Health Insurers’ Decision Could Head Off A ‘Major Backlash’ To SCOTUS
Three of the nation's largest insurers announced Monday that they would voluntarily continue to give their customers some of the health law's most popular protections regardless of what the Supreme Court decides.
The Wall Street Journal: Insurers Stand Firm On Benefits
Three of the biggest U.S. health insurers said they plan to keep offering some benefits now required under the federal health overhaul legislation, even if the Supreme Court strikes down the entire law. Humana Inc., Aetna Inc. and UnitedHealth Group Inc. all said they would continue to allow young people to stay on their parents' plans until the age of 26, offer a third-party appeals process for coverage denials, and provide preventive benefits such as immunizations without any out-of-pocket expense for consumers (Mathews, 6/11).
Politico: Insurers Could Take Heat Off GOP To 'Replace'
Those announcements could help the insurers head off a major backlash if the Supreme Court strikes down the law. They don't solve the biggest challenges of health care: how to restrain costs and cover people with pre-existing conditions who are already running up big health bills (Kenen and Allen, 6/11).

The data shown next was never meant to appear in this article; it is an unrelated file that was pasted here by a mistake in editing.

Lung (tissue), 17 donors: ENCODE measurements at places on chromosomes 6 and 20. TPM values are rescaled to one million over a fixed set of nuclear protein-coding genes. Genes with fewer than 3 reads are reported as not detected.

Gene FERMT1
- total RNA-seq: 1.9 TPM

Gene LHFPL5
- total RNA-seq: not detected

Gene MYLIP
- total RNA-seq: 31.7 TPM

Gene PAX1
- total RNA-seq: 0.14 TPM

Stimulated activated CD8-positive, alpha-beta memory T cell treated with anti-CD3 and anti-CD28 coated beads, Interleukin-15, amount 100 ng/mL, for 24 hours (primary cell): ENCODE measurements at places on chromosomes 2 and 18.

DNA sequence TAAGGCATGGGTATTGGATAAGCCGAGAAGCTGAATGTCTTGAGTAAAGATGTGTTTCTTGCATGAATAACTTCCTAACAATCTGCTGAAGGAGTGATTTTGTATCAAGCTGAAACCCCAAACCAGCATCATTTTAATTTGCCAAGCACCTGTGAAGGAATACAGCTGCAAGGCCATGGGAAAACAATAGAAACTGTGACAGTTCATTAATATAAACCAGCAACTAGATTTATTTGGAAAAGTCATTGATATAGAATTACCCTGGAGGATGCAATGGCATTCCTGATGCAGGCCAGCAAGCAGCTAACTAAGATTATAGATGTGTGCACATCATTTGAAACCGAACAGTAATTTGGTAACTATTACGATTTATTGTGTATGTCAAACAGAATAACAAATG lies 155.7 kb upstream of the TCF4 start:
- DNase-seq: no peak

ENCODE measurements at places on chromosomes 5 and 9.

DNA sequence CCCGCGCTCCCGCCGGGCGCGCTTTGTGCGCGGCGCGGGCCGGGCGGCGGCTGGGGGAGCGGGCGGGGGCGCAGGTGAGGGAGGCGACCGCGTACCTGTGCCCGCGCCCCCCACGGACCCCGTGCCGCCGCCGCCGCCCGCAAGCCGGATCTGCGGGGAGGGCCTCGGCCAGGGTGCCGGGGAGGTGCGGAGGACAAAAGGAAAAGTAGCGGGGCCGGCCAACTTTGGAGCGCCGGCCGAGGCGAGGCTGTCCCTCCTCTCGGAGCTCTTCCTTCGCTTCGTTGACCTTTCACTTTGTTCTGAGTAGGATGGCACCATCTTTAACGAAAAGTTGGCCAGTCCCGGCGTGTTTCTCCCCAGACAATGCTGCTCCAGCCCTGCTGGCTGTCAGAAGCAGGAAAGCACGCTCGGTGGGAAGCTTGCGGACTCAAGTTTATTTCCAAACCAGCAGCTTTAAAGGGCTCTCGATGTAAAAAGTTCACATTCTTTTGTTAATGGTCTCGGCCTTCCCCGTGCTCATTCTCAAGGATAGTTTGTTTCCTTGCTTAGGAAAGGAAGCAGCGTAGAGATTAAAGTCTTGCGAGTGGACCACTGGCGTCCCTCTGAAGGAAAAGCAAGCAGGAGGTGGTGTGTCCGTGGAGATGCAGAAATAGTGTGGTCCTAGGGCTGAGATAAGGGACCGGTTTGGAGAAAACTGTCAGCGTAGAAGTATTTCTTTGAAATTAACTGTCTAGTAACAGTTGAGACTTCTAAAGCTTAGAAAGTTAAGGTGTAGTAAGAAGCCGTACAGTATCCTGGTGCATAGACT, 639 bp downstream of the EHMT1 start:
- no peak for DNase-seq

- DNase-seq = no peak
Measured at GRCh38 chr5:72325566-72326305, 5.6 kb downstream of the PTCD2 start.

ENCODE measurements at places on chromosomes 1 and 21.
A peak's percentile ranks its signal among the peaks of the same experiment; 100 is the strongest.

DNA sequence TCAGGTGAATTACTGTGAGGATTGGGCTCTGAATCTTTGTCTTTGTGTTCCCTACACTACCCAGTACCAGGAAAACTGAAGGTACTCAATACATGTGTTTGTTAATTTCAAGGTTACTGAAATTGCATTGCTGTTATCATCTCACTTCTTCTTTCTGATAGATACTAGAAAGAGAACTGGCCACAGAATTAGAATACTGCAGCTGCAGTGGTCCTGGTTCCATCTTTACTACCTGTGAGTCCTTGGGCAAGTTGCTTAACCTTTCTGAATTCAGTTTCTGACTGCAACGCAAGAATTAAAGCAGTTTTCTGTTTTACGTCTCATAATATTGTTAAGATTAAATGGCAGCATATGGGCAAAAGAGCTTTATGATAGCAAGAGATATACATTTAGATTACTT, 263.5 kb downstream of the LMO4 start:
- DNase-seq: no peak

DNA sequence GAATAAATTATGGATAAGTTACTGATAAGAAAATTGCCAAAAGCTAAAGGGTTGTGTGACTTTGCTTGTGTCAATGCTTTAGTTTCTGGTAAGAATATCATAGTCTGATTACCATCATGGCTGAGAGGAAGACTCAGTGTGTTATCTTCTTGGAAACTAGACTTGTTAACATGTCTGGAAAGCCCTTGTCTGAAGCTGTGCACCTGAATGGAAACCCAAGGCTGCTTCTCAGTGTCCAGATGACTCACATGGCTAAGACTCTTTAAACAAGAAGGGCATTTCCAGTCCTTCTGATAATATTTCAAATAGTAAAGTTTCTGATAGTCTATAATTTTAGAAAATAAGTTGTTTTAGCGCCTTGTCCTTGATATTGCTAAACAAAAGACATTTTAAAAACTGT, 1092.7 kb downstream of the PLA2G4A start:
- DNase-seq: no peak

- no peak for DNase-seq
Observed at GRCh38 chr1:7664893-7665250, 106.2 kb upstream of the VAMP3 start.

Kaiser Health News: 3 Large Insurers Promise To Keep Many Popular Features Of Health Law If High Court Strikes It Down
[UnitedHealthcare] would not cancel policies retroactively. Later Monday, Humana said it would continue those same provisions. Aetna, too, said it would retain the young adult provision, the preventive care benefits and a third-party appeals program. The Aetna announcement did not include a reference to lifetime limits on coverage (Appleby, 6/11).
Bloomberg: Insurers Moves Show No Turning Back On U.S. Health Law
Employers seeking to contain the cost of care will also press to keep other provisions, said Mike Tuffin, who represented insurers as executive vice president at America’s Health Insurance Plans while the law was being negotiated (Wayne, 6/12).
Chicago Sun-Times: UnitedHealth, Humana Plan To Keep Overhaul Elements
Chicago-based Health Care Service Corp., whose Blue Cross and Blue Shield of Illinois has nearly 7 million members, “is awaiting the Supreme Court decision” to decide what it will do, said a spokesman. None of the continuing provisions will be free for consumers. Insurers have already factored them into the premium, or the cost of the insurance coverage (Knowles, 6/11).
The Associated Press: Big US Insurers To Keep Parts Of Health Care Law
That major insurers are keeping some of the early provisions of the law underscores the popularity of those requirements. Patients have already gotten used to the benefits, and the insurers have already factored the cost of the provisions into the premiums that customers have to pay for coverage. Bob Laszewski, a consultant in the insurance industry, said insurers have probably added about 3 percent to a patient's bill for the early provisions, depending on the type of coverage (Murphy, 6/11).